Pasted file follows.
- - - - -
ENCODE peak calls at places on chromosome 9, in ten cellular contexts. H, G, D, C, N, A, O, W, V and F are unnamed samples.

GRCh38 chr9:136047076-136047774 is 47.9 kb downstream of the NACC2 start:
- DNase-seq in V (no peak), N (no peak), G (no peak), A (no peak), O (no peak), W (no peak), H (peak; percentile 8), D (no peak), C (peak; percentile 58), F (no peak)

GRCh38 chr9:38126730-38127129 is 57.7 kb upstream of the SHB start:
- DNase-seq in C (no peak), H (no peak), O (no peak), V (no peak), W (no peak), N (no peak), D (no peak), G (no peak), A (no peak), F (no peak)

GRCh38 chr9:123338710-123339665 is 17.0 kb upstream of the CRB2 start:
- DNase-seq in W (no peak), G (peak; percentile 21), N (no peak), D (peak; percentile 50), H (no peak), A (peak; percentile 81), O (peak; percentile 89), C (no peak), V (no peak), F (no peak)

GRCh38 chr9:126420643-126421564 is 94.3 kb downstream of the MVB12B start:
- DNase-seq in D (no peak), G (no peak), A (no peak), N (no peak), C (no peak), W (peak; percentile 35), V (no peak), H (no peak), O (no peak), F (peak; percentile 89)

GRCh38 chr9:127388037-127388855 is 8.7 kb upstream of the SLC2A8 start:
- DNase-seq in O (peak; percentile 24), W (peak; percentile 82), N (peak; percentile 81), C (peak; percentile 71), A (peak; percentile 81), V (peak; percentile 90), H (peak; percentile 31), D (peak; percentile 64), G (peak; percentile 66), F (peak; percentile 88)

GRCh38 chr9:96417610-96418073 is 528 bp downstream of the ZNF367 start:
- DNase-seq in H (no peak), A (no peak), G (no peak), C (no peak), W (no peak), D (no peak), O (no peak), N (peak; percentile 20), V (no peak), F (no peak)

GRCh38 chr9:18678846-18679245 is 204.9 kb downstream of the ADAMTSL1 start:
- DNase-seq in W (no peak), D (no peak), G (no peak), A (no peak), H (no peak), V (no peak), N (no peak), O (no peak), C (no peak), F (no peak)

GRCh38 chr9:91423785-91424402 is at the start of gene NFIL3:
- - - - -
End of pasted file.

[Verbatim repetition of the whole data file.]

ENCODE peak calls at places on chromosome 9, in ten cellular contexts. H, G, D, C, N, A, O, W, V and F are unnamed samples.

GRCh38 chr9:136047076-136047774 is 47.9 kb downstream of the NACC2 start:
- DNase-seq in V (no peak), N (no peak), G (no peak), A (no peak), O (no peak), W (no peak), H (peak; percentile 8), D (no peak), C (peak; percentile 58), F (no peak)

GRCh38 chr9:38126730-38127129 is 57.7 kb upstream of the SHB start:
- DNase-seq in C (no peak), H (no peak), O (no peak), V (no peak), W (no peak), N (no peak), D (no peak), G (no peak), A (no peak), F (no peak)

GRCh38 chr9:123338710-123339665 is 17.0 kb upstream of the CRB2 start:
- DNase-seq in W (no peak), G (peak; percentile 21), N (no peak), D (peak; percentile 50), H (no peak), A (peak; percentile 81), O (peak; percentile 89), C (no peak), V (no peak), F (no peak)

GRCh38 chr9:126420643-126421564 is 94.3 kb downstream of the MVB12B start:
- DNase-seq in D (no peak), G (no peak), A (no peak), N (no peak), C (no peak), W (peak; percentile 35), V (no peak), H (no peak), O (no peak), F (peak; percentile 89)

GRCh38 chr9:127388037-127388855 is 8.7 kb upstream of the SLC2A8 start:
- DNase-seq in O (peak; percentile 24), W (peak; percentile 82), N (peak; percentile 81), C (peak; percentile 71), A (peak; percentile 81), V (peak; percentile 90), H (peak; percentile 31), D (peak; percentile 64), G (peak; percentile 66), F (peak; percentile 88)

GRCh38 chr9:96417610-96418073 is 528 bp downstream of the ZNF367 start:
- DNase-seq in H (no peak), A (no peak), G (no peak), C (no peak), W (no peak), D (no peak), O (no peak), N (peak; percentile 20), V (no peak), F (no peak)

GRCh38 chr9:18678846-18679245 is 204.9 kb downstream of the ADAMTSL1 start:
- DNase-seq in W (no peak), D (no peak), G (no peak), A (no peak), H (no peak), V (no peak), N (no peak), O (no peak), C (no peak), F (no peak)

GRCh38 chr9:91423785-91424402 is at the start of gene NFIL3: